Post-Partum Depression and the Insanity Defense

Steven D. Hurwitz, Tiffin University
Carrie D. Baldock, Tiffin University

ABSTRACT
The paper explores jury decision-making in a case detailing a mother who killed her two children, ages six months and five. After reading the details of the crime, prosecution arguments, defense arguments, and expert testimony that the defendant suffered from postpartum depression with psychotic features, subjects were asked to render a verdict and sentence. Additionally, participants expressed their level of agreement with several Likert-type statements regarding perceptions of evidence in the case relevant to the insanity defense. One hundred and twenty subjects were evenly divided into four equal groups within a 2x2 factorial design based on gender and parental status. As expected, parents were more punitive, overall, in sentencing than non-parents. There were, however, different patterns of sentencing depending upon gender. Implications for jury selection in such cases are also discussed.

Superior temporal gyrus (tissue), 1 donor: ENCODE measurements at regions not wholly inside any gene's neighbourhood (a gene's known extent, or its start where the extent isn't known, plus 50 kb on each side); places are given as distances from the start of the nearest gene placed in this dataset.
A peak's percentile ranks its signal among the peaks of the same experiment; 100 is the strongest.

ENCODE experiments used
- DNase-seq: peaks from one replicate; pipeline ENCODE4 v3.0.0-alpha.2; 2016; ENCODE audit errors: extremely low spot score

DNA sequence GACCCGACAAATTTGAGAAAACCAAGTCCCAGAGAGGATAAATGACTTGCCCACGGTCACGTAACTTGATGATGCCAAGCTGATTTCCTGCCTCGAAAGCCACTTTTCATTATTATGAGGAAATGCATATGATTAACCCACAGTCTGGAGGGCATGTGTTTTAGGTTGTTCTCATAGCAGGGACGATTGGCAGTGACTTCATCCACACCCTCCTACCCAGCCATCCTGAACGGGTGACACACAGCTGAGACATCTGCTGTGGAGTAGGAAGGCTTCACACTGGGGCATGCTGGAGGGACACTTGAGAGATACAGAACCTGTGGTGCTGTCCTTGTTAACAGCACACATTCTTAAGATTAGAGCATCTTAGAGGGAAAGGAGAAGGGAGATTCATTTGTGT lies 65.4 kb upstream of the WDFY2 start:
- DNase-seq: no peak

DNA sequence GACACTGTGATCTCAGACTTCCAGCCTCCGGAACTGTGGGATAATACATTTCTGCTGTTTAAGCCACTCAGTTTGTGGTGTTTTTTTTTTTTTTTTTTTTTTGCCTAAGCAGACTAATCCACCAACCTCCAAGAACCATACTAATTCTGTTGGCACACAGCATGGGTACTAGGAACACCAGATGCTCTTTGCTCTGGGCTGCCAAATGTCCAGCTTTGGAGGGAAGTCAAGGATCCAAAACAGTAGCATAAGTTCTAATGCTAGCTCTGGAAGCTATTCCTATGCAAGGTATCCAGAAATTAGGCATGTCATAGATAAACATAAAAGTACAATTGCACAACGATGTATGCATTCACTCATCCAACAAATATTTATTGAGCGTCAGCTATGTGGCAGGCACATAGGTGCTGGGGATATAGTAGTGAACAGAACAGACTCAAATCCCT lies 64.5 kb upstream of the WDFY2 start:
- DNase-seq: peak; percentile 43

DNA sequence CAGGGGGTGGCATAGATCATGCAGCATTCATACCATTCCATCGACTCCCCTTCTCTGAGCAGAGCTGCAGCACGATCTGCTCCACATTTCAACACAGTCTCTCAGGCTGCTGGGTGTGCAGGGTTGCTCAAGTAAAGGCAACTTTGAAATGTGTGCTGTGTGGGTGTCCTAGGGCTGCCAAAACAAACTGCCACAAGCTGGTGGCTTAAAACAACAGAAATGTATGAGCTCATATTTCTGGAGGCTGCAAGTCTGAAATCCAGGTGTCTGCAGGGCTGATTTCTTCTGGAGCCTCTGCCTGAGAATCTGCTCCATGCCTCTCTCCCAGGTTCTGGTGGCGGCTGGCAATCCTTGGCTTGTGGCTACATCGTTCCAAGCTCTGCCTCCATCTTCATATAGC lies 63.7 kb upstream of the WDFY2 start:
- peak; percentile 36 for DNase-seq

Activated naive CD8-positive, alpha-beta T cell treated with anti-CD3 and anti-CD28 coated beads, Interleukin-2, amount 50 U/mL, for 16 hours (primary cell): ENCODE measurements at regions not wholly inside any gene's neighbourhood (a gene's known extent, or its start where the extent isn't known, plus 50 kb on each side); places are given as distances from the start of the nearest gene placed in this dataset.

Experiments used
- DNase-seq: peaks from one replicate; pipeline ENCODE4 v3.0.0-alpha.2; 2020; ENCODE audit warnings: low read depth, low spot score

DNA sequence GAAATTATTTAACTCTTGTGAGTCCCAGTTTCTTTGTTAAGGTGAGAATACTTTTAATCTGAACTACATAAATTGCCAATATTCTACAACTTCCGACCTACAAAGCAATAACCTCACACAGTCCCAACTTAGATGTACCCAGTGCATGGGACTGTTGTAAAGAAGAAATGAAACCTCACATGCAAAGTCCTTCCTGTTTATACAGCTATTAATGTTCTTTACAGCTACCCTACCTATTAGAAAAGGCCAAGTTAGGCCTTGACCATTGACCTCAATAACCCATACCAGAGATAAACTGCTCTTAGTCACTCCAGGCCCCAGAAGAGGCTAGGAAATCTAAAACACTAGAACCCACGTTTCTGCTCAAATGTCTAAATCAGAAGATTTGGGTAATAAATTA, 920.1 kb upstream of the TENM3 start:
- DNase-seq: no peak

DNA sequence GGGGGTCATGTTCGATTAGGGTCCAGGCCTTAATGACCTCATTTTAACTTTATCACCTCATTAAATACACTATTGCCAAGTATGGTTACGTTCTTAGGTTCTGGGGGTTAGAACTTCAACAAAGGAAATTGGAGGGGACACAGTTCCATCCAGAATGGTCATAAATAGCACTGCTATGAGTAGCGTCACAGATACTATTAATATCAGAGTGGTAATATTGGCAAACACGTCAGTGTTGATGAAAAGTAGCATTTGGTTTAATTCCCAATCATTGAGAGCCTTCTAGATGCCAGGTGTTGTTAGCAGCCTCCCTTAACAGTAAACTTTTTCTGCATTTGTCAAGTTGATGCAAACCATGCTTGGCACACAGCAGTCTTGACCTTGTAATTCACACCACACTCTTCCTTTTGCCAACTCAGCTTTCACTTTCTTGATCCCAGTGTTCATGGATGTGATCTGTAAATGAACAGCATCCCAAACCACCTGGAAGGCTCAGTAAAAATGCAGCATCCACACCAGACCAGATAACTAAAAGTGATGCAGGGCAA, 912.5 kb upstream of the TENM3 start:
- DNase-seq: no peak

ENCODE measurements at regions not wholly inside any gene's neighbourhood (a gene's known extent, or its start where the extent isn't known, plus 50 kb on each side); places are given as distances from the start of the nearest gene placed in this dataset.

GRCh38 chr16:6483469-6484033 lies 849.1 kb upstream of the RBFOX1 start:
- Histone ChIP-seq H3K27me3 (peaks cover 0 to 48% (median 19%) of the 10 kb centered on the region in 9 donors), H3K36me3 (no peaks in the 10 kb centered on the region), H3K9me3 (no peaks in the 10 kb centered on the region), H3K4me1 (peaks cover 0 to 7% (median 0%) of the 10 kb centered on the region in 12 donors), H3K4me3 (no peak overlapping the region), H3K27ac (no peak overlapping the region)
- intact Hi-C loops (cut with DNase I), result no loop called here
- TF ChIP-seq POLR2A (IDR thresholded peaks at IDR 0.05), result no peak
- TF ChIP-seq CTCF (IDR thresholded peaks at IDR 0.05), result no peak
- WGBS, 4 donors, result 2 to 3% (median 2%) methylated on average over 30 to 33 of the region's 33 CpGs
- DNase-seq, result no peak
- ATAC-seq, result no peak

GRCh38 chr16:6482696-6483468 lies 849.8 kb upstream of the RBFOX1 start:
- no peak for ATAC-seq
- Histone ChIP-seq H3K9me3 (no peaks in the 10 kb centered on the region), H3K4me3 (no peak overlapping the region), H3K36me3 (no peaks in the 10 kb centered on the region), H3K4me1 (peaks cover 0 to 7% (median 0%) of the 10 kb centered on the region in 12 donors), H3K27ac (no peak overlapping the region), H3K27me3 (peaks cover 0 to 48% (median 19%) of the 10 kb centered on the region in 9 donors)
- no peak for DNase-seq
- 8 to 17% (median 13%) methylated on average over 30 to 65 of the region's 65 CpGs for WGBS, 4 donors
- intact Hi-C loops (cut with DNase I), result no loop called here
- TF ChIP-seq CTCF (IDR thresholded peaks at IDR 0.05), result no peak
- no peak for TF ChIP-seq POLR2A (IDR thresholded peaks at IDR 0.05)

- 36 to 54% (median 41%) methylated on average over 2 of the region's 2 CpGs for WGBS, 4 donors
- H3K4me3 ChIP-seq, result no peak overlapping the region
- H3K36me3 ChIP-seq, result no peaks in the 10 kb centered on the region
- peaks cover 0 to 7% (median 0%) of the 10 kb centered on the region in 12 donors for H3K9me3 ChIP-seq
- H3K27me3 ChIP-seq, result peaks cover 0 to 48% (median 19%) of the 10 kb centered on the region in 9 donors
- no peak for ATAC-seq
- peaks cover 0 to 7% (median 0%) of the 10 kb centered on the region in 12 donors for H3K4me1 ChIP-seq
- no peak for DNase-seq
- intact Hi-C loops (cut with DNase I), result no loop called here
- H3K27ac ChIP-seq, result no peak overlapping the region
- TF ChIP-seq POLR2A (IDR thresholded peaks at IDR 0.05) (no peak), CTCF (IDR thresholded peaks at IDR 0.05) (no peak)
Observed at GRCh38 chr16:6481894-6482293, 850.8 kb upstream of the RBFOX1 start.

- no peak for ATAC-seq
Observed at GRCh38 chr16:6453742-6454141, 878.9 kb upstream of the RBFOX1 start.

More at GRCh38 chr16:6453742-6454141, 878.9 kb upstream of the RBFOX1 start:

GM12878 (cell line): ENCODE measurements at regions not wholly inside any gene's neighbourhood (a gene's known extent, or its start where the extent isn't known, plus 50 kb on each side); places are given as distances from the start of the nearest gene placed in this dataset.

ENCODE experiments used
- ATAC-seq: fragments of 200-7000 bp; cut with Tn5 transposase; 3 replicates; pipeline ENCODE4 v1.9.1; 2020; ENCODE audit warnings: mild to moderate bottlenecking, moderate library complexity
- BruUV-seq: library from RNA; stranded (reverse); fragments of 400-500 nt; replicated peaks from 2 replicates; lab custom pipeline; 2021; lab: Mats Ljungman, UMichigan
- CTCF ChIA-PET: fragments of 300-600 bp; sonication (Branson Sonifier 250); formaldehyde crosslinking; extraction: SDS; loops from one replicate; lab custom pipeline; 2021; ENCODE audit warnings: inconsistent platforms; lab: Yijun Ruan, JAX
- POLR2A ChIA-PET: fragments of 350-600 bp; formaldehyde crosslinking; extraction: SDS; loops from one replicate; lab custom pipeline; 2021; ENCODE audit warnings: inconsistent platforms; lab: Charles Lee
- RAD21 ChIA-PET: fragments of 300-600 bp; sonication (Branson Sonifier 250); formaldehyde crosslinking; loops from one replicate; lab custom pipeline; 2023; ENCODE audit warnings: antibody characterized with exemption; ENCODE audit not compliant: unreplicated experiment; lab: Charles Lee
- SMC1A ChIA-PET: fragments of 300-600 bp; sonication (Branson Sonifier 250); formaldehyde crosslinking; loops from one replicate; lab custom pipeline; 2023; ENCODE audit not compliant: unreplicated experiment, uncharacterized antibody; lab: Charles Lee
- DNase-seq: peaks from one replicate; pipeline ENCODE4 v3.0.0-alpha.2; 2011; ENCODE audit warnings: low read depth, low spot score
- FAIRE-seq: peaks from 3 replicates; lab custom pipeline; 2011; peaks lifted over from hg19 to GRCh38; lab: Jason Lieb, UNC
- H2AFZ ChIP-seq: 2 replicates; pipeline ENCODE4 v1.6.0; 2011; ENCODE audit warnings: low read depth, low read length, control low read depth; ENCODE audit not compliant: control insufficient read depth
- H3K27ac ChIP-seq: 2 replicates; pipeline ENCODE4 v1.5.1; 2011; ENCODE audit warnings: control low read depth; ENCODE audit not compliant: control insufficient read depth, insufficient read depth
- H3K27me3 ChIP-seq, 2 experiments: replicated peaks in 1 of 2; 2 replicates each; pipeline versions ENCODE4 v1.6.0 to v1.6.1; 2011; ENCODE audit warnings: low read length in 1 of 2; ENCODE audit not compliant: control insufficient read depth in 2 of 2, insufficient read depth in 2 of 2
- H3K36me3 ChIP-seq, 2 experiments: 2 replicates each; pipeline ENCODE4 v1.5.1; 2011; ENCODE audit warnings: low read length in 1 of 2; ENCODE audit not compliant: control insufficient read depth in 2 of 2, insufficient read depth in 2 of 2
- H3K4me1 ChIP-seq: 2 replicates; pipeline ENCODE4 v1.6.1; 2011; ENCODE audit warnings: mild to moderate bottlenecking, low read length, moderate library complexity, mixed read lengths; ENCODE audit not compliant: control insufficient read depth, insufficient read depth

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Updated 05/20/2006